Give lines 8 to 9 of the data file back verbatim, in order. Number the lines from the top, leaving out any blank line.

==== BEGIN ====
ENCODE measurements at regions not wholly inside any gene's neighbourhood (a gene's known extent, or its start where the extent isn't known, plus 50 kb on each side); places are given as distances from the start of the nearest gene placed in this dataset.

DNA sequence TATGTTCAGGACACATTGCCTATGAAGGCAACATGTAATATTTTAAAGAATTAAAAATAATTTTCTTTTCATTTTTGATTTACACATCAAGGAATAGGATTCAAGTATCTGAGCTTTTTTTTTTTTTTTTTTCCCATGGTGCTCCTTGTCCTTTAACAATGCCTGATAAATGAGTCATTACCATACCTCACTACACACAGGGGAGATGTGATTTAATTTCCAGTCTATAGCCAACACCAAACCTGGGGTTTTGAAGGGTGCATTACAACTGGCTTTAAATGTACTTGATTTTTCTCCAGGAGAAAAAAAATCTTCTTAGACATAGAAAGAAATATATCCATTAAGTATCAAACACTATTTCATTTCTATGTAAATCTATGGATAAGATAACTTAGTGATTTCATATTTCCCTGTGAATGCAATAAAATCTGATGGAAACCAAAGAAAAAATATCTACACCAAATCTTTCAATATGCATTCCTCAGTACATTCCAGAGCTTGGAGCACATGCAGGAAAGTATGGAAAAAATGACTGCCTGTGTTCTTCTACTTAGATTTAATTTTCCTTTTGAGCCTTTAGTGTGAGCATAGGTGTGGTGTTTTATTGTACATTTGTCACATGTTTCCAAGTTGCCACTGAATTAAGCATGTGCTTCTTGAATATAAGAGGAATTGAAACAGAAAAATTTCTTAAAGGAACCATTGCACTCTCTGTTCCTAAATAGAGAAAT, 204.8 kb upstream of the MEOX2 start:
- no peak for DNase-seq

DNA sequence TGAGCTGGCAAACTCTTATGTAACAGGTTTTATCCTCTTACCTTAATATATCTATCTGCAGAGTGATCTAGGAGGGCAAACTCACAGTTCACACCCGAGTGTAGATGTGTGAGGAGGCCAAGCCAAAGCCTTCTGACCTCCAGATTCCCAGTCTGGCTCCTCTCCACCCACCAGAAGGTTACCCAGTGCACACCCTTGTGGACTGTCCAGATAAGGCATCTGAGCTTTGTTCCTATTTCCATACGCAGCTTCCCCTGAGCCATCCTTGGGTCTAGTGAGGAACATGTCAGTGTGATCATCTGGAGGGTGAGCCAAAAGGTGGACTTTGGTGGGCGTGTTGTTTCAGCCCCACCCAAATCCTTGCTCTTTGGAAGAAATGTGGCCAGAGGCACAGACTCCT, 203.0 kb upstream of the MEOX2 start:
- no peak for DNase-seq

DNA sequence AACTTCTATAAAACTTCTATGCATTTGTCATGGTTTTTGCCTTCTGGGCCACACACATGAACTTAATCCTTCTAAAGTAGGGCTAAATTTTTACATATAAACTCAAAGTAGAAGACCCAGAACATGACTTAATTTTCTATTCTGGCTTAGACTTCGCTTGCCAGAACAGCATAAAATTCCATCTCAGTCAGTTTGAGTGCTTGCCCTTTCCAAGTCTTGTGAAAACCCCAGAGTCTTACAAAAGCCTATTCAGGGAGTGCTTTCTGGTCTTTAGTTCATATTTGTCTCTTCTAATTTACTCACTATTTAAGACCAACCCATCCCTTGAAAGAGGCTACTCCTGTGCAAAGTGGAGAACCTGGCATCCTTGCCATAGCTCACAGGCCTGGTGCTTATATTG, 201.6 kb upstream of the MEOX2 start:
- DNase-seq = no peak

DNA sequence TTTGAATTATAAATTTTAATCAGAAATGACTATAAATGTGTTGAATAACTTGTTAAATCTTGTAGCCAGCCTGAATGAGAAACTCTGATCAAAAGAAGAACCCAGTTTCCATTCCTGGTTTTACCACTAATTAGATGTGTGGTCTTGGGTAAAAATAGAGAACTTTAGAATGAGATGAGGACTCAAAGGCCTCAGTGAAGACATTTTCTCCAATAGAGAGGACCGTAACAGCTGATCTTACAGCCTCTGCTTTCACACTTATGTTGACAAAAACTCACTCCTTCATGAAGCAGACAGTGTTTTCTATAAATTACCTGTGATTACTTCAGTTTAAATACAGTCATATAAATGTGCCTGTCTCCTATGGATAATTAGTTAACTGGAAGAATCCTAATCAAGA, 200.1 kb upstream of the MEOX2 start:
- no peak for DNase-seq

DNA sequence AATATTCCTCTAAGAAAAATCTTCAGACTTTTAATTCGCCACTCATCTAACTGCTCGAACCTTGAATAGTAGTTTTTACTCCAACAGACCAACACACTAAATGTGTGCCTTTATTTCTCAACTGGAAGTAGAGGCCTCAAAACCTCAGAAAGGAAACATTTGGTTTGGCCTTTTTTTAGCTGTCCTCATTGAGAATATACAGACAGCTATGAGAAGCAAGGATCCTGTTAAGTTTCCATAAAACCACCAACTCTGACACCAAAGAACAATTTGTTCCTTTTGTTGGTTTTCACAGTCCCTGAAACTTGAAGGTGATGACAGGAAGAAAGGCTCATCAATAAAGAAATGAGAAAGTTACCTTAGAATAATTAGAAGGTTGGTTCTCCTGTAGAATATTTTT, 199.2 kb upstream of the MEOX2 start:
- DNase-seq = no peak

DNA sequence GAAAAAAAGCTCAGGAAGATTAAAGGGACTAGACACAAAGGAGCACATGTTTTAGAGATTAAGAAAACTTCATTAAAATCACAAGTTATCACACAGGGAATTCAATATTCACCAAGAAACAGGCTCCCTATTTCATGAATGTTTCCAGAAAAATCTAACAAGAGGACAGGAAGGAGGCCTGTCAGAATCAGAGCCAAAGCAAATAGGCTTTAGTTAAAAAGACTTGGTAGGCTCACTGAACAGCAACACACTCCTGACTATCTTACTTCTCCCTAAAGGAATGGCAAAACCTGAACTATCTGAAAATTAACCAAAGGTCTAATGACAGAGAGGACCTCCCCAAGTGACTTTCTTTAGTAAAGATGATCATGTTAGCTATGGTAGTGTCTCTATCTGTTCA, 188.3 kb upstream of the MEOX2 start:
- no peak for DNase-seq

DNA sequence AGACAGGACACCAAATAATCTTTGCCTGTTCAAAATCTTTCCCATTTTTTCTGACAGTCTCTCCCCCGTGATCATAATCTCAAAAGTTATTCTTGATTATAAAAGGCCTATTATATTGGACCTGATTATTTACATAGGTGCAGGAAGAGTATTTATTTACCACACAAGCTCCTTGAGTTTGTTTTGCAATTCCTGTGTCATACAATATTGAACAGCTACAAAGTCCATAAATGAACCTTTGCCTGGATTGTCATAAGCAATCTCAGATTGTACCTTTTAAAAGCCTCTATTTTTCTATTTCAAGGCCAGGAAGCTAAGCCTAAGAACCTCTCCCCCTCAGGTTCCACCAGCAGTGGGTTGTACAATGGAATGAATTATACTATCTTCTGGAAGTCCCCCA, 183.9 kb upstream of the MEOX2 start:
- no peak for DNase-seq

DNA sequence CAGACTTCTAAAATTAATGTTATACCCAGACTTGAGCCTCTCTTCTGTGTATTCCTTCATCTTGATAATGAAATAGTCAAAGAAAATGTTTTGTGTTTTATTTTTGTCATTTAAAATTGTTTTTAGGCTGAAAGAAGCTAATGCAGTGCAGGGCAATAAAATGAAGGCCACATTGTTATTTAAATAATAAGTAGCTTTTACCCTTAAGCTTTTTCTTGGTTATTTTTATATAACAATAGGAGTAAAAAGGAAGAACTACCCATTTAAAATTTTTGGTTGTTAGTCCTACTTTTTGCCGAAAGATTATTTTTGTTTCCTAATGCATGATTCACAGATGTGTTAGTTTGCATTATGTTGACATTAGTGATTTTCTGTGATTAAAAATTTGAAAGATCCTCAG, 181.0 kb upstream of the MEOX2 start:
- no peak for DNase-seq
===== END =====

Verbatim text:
DNA sequence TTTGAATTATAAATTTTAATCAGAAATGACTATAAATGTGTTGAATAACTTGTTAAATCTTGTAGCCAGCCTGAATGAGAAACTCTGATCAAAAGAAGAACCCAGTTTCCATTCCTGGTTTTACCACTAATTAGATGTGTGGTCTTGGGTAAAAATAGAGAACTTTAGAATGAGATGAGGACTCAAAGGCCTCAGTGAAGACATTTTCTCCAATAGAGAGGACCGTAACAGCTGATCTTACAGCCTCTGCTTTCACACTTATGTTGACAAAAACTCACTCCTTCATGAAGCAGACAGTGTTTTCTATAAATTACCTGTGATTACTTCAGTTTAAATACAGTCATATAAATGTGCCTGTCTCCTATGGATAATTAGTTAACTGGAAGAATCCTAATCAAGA, 200.1 kb upstream of the MEOX2 start:
- no peak for DNase-seq